When you analyze how popular browser companies deliver updates to end user systems, you will notice that most use the Task Scheduler on Windows for that.
This is the case for Google Chrome and Firefox, and now also for the Opera web browser.
Opera Software has released a new version of Opera 22, currently available in the developer channel, that ships with this new auto-updating feature included.
As you may recall, Opera previously performed checks occasionally while the program was running and that may have triggered UAC prompts on the operating system.
If you have updated or installed Opera 22 on Windows, you automatically benefit from the new updating option. The scheduled task runs on system startup initially to check for updates automatically.
Opera notes that it can adjust the frequency of checks to reduce the load on company servers if the need should arise to do that.
When Opera is running, it will check to see if the task is running, and if that is not the case, attempt to run it manually instead. If that fails, the browser will drop back to its own update checker to check for and download updates to the system.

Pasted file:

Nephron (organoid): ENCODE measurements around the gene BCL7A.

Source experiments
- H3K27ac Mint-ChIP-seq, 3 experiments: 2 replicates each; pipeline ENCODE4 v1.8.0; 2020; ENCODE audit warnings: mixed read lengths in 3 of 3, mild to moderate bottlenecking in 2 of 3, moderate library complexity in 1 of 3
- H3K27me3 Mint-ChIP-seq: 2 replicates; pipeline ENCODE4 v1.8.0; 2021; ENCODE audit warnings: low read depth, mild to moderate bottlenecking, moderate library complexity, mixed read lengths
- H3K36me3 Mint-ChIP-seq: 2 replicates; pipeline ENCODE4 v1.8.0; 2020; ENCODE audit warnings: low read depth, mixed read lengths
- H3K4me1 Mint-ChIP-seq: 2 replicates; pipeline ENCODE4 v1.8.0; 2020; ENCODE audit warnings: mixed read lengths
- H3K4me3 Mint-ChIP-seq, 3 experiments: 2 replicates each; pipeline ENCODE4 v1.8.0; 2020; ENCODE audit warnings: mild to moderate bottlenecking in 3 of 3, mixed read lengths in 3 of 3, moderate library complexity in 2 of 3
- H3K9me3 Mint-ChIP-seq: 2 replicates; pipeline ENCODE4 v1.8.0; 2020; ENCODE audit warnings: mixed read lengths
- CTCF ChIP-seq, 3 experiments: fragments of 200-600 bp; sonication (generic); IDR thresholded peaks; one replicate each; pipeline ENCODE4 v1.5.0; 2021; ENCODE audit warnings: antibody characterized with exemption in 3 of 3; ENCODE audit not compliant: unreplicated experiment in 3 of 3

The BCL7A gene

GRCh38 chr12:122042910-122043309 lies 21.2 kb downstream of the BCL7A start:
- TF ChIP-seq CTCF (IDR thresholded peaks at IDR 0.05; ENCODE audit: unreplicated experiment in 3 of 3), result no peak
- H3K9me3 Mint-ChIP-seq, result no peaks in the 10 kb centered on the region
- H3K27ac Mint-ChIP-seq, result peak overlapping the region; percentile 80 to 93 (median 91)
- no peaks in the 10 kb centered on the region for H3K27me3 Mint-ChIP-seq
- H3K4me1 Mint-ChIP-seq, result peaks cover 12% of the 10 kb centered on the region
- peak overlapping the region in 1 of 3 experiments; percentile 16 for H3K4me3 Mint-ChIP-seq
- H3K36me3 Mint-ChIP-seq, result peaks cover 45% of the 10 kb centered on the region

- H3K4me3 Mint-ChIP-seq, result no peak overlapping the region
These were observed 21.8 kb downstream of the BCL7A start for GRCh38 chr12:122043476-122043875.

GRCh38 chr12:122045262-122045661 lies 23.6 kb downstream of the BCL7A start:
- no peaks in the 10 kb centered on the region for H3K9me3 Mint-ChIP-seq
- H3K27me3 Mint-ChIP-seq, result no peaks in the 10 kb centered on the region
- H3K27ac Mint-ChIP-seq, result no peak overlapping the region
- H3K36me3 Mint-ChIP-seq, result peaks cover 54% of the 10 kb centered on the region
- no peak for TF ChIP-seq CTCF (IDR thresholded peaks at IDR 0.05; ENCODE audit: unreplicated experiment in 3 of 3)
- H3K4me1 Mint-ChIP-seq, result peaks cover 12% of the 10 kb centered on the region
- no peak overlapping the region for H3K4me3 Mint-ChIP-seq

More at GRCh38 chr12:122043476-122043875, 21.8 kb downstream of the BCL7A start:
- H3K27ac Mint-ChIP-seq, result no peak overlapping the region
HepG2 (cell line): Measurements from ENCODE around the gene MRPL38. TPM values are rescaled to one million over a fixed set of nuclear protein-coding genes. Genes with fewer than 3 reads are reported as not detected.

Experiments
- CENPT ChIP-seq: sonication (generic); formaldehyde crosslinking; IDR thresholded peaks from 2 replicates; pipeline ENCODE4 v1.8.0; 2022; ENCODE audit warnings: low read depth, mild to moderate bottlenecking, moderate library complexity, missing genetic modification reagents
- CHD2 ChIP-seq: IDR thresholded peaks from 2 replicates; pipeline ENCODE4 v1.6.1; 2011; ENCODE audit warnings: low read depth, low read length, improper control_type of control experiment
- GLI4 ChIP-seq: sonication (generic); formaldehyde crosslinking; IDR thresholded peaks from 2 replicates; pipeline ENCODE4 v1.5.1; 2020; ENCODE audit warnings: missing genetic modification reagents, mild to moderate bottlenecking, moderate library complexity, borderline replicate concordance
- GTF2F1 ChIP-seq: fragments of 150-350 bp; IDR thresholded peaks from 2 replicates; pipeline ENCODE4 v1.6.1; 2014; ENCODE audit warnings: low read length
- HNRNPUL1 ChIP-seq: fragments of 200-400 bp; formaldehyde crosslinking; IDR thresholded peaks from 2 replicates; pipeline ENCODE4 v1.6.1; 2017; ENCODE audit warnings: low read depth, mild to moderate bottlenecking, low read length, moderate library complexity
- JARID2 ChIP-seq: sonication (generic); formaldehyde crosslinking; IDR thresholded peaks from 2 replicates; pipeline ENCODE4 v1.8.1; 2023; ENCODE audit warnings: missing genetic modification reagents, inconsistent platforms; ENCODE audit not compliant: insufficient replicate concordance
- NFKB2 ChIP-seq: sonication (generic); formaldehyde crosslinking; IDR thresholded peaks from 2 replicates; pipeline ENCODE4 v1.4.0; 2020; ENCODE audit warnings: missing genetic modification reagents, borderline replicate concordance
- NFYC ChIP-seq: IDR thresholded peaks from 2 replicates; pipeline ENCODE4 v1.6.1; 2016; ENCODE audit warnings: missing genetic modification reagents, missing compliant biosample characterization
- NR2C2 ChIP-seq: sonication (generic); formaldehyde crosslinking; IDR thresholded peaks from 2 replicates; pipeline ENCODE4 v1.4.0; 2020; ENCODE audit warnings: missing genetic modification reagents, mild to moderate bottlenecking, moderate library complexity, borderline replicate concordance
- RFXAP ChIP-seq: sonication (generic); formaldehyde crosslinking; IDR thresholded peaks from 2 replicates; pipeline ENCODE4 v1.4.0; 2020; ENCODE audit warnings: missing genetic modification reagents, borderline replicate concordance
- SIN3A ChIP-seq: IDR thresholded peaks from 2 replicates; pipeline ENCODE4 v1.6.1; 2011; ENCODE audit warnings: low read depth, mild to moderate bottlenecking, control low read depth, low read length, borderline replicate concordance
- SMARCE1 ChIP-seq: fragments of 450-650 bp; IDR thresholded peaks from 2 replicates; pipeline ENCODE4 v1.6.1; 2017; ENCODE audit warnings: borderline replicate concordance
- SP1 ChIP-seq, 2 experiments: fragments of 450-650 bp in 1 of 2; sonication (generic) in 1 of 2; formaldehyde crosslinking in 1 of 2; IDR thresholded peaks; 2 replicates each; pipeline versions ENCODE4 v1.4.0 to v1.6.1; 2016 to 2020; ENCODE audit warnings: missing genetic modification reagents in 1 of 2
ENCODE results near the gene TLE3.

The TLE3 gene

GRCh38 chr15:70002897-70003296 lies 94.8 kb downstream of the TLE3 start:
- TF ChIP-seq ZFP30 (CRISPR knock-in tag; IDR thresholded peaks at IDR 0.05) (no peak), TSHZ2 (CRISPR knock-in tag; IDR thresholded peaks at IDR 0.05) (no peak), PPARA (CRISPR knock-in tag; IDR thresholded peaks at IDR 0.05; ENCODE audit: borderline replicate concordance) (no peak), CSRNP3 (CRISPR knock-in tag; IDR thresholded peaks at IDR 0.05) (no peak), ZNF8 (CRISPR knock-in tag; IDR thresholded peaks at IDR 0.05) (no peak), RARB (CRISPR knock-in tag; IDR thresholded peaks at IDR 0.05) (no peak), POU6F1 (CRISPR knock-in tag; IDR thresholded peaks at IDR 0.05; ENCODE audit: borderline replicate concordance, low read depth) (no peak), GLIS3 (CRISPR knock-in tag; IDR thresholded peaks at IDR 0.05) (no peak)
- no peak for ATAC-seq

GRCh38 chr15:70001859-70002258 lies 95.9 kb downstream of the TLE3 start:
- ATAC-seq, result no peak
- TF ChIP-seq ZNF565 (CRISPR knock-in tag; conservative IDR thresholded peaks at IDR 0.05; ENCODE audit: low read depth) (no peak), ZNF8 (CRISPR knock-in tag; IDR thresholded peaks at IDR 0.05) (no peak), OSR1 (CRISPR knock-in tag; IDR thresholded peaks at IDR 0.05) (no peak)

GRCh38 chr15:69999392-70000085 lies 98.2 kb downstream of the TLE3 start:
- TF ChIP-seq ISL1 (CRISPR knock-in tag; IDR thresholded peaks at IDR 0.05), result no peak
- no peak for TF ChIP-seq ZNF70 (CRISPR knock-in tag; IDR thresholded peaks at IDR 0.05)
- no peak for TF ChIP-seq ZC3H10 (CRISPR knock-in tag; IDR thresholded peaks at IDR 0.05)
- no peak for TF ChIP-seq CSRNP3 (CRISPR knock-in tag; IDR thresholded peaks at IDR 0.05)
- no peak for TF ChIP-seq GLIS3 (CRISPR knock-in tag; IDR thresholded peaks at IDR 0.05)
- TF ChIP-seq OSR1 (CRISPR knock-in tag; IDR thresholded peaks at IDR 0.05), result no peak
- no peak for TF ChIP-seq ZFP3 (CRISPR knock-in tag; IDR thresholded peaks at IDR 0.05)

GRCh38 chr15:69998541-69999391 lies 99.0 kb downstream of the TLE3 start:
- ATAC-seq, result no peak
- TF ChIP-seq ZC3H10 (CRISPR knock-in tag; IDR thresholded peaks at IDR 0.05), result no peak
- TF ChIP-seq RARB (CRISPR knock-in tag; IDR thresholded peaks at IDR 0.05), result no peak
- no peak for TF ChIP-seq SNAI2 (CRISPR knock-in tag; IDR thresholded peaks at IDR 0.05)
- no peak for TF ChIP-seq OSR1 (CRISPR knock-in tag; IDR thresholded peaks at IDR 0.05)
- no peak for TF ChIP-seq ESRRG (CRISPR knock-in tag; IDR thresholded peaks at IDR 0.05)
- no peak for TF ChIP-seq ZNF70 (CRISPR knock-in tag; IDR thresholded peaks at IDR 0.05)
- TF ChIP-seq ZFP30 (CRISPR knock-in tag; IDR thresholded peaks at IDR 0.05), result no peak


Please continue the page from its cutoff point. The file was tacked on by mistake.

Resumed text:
When you open the Task Manager, you find two triggers configured for Opera's scheduled Autoupdate feature. The first runs on system start, the second every day on 9:03. Note that the time may vary, as it was set to the time of installing the latest version of the browser on the test PC.
You can adjust the values here easily with a double-click on the trigger that you want to modify. This opens an edit window where you can modify the time and other parameters. Here it is for instance possible to run the task weekly only, or multiple times a day if you want that.
Triggers can also be disabled here in case you only want one to be used and not both.
When the task runs, launcher.exe from the Opera directory will be run with the --scheduledautoupdate parameter.
Silent updates are however not the only improvement when it comes to updates. The company notes that it will send updates as packages whenever possible to reduce the Megabytes that users have to download to update the browsr.
Previously, you always had to download the full version of Opera to update the browser. Now, when possible, you only download the changed bits so to speak and the browser attempts to install the patch this way. If that fails for whatever reason, the full update will be downloaded and used instead.
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Ghacks is a technology news blog that was founded in 2005 by Martin Brinkmann. It has since then become one of the most popular tech news sites on the Internet with five authors and regular contributions from freelance writers.